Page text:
From the Los Angeles Times:
BALTIMORE — The lesser-known Republican presidential candidates condemned their top rivals Thursday for skipping a debate on minority issues and said their absence hurt the party’s image and amplified racial divisions.
Four empty lecterns highlighted the decisions of former New York City Mayor Rudolph W. Giuliani, former Massachusetts Gov. Mitt Romney, Sen. John McCain of Arizona and former Sen. Fred Thompson of Tennessee to skip the debate at historically black Morgan State University.
“Frankly, I’m embarrassed,” former Arkansas Gov. Mike Huckabee said in the debate, broadcast on PBS. “I’m embarrassed for our party, and I’m embarrassed for those who did not come, because there’s long been a divide in this country, and it doesn’t get better when we don’t show up.”
Their absence sparked criticism from some Republicans, particularly after the Spanish-language network Univision had to postpone its Republican forum this month because only McCain accepted its invitation.
“I apologize for the candidates that aren’t here,” said Sen. Sam Brownback of Kansas. “I think it’s a disgrace for our country, I think it’s bad for our party, and I don’t think it’s good for our future.”
Rep. Duncan Hunter of Alpine likened the debate to a family gathering.
“You know, when we have family reunions and some of the family members don’t show up, we do talk about them,” Hunter said.
Asked to name a Republican president since Abraham Lincoln who had created a positive legacy for black Americans, Huckabee mentioned President Eisenhower’s efforts to ensure the safety of the nine black students who desegregated schools in Arkansas in 1957.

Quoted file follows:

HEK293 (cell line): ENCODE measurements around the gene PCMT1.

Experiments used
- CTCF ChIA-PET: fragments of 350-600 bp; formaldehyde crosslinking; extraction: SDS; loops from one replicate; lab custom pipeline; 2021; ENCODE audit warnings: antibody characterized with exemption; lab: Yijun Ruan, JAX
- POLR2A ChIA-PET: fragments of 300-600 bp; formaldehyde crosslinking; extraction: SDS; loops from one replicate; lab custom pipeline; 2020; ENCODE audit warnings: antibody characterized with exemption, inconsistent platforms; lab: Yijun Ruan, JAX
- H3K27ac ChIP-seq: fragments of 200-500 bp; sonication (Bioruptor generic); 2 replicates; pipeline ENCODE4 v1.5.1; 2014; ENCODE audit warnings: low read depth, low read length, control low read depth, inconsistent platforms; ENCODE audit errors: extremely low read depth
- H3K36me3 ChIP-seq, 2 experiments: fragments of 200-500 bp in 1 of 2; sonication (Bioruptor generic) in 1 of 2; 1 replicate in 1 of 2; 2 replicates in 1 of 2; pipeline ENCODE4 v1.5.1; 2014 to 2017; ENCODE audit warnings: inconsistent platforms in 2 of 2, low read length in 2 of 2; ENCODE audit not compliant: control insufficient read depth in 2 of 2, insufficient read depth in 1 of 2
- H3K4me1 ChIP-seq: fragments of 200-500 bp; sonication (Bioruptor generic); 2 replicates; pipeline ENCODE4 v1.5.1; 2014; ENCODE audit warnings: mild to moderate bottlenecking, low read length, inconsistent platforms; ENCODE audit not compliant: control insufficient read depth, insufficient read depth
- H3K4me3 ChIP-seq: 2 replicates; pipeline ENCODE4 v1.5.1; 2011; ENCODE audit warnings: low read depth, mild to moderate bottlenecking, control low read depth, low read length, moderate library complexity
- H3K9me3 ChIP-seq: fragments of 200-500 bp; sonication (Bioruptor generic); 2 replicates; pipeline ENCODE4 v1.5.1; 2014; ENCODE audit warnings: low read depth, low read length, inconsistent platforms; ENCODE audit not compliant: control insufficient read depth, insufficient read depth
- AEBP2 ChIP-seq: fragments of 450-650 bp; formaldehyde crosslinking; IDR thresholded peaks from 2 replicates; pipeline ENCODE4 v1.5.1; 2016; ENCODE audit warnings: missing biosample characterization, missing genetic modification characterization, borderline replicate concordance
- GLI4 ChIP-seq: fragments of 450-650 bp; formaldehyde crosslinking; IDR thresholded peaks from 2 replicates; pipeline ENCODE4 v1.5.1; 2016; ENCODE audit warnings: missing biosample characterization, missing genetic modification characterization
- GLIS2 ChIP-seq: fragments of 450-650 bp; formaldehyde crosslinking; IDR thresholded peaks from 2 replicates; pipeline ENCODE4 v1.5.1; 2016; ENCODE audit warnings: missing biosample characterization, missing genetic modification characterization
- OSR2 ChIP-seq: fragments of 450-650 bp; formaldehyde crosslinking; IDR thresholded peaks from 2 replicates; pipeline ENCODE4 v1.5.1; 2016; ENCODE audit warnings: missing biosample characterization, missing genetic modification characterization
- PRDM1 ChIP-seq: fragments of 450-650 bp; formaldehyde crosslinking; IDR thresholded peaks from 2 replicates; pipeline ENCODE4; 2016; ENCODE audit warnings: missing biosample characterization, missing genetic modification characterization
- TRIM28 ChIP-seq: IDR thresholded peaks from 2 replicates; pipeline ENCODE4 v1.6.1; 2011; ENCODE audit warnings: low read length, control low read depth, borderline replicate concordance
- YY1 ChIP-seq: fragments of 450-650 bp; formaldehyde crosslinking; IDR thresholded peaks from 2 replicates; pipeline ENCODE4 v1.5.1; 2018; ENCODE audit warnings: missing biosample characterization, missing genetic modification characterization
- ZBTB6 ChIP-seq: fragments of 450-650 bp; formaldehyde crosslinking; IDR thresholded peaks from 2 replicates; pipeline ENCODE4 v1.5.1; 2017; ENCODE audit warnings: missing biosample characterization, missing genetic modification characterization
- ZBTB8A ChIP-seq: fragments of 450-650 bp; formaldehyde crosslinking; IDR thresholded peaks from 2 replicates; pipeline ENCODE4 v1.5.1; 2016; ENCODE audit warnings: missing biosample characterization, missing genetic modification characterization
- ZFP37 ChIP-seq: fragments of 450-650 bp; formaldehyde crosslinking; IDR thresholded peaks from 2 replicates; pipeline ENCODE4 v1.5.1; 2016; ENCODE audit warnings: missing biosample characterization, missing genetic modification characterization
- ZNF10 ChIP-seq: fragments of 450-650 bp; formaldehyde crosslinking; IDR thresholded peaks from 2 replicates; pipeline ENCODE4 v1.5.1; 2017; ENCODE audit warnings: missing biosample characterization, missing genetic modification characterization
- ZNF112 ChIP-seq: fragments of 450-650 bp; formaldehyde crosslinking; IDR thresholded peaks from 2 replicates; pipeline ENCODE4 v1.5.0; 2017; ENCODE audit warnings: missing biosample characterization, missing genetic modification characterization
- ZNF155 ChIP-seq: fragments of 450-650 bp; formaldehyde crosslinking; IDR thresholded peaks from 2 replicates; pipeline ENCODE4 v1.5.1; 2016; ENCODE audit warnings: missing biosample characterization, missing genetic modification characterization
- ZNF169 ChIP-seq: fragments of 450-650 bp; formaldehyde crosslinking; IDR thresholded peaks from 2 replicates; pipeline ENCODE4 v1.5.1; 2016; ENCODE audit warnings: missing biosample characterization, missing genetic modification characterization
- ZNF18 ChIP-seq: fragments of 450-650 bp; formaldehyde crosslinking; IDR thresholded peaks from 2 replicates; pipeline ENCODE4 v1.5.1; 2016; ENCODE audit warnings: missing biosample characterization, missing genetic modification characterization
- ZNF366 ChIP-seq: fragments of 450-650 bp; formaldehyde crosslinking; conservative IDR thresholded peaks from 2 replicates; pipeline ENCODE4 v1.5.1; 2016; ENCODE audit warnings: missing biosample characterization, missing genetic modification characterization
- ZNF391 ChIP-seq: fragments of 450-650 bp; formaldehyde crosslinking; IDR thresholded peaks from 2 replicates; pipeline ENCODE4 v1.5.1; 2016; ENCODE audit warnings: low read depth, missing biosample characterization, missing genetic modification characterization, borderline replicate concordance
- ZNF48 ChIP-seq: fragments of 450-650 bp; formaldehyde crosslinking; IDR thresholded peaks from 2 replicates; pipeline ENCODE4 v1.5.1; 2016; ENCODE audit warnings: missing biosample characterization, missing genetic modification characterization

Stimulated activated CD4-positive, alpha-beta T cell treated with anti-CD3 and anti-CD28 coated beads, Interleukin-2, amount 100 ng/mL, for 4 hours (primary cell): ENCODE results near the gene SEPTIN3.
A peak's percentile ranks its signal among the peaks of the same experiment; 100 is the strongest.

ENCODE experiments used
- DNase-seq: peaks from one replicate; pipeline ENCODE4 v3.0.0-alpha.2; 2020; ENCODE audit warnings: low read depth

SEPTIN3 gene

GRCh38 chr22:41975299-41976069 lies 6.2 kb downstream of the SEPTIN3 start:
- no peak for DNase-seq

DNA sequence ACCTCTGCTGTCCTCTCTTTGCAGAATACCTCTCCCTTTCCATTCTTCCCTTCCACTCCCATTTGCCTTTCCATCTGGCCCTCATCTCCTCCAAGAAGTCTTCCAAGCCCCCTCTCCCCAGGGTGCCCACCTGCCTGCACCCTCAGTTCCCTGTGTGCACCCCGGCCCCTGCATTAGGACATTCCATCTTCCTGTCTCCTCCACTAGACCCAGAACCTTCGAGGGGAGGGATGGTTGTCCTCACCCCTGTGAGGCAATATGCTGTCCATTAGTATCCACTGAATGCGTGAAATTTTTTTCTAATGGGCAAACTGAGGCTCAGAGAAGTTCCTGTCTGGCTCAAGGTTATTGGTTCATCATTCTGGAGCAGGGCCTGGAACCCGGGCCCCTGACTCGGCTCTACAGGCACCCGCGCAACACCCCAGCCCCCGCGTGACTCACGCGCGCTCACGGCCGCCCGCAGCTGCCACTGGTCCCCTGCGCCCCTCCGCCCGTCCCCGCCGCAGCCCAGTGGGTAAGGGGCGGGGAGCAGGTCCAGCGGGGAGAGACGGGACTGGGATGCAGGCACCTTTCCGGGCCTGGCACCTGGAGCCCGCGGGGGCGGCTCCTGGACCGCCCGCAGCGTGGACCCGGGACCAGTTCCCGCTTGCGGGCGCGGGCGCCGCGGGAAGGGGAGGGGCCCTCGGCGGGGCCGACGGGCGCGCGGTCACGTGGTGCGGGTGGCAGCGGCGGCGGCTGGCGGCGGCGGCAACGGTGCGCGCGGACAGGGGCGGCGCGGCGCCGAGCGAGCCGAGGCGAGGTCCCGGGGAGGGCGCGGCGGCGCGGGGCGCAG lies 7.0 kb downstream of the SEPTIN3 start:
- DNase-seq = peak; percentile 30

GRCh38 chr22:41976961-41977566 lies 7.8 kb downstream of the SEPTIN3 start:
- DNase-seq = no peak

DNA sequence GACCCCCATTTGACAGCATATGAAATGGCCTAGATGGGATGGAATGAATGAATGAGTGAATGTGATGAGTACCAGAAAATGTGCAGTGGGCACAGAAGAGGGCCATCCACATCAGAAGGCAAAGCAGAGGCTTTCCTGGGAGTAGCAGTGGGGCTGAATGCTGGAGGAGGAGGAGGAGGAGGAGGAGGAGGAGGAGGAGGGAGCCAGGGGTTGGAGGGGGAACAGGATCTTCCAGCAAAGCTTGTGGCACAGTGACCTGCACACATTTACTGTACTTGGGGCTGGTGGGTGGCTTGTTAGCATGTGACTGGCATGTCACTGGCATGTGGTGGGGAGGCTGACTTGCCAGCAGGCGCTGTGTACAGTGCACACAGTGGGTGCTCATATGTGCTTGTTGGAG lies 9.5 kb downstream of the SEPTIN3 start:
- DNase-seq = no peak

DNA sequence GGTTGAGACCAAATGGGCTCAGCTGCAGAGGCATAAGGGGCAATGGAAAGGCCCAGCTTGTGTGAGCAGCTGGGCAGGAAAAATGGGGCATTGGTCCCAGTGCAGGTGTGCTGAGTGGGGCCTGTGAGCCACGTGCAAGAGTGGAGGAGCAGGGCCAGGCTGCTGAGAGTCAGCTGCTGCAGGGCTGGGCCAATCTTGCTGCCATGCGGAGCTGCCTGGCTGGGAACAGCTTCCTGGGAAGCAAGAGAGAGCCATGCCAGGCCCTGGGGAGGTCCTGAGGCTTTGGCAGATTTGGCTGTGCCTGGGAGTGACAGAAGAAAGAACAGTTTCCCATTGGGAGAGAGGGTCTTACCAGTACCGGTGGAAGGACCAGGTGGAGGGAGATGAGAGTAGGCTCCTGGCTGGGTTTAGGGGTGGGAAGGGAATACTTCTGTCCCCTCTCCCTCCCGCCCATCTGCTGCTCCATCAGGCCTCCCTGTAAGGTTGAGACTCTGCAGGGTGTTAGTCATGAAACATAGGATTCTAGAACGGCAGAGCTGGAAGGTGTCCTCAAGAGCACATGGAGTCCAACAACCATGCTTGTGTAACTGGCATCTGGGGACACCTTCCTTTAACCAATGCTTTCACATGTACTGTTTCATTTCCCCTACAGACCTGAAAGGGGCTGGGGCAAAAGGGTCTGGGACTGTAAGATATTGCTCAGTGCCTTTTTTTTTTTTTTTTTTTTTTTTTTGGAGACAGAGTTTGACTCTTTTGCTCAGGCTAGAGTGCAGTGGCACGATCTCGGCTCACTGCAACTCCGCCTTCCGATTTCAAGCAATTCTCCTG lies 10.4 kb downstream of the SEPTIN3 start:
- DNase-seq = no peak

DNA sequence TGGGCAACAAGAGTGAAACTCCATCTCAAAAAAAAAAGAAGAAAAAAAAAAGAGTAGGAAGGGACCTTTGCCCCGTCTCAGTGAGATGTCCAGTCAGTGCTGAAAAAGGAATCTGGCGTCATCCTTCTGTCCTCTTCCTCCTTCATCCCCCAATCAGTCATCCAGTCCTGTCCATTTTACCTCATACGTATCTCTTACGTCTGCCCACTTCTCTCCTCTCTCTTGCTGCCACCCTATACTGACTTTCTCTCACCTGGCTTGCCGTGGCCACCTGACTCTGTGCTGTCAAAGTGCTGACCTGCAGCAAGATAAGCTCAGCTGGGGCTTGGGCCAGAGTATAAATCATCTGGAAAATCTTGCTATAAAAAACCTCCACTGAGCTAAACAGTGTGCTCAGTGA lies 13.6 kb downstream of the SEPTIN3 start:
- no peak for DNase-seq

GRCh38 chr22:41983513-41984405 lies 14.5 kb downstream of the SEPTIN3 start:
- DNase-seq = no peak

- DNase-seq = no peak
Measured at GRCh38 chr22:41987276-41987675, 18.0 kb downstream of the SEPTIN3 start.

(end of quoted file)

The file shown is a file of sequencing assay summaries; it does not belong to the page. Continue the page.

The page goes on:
Rep. Tom Tancredo of Colorado said Ronald Reagan had done something positive for all Americans by increasing liberty.
From the Baltimore Sun:
Outside the debate hall at Morgan State University, African-Americans across the political spectrum used the phrase “slap in the face” when expressing their frustration at the decision of four leading Republican presidential candidates to skip last night’s debate.
Eugene Morris and his wife flew in from Chicago to attend the nationally televised forum, which focused on issues important to minorities.
“Obviously, when we planned this trip, we had no idea the leading candidates would insult us and our community by not showing up,” said Morris, who owns a marketing and communications company. “It’s a slap in the face.”
“To say they had a scheduling conflict, it’s an insult,” said Morris, who said he is likely to vote for a Democratic candidate in the 2008 election.
Garrya S. Hatton, who calls herself a Republican “rarity” among Morgan State employees, said she was “dangerously close” to switching party affiliations because of the no-shows.
“I won’t become a liberal over this, but to not have support from people who I’ve spoken up for, it’s like a slap in the face,” said the college’s career resource coordinator and a 1998 Morgan alumna. “It’s like not being invited to dinner.”
Hatton had planned to vote for Romney but now says, “I won’t vote for anyone who won’t show up at my school.”
On campus earlier, Larry Moore, a Morgan sophomore from Boston who is inclined to vote Republican, said he was most concerned about how politicians plan to preserve Social Security.
Moore, 19, said he had intended to vote for Romney until he heard that the candidate would not be coming to Baltimore. “That says something to me, that he doesn’t care,” Moore said. “We are not the first priority on his list. Probably not the second, either.”
Oh, and one more thing. From The Dallas Morning News:
The dream of a Nov. 4 Republican presidential debate in Dallas is dead, according to local Republicans who were part of the planning process.
The debate would have been sponsored by the research arm of the Congressional Black Caucus and televised on Fox News.
But organizers were unable to get the presidential candidates on board. And the local Republican Party was lukewarm about the prospects of a group affiliated with the all-Democratic Congressional Black Caucus sponsoring a Republican debate.
“I tried to bless it, but the blessing didn’t work,” said Dallas Republican Calvin Stephens.
Chimpy and the rethugs–they sure are uniters and not dividers, huh? What the hell kind of world do we live in when Sam Brownback, Tom Tancredo, and Duncan Hunter can be considered the good guys, even if only for one night? Abe Lincoln weeps in his grave.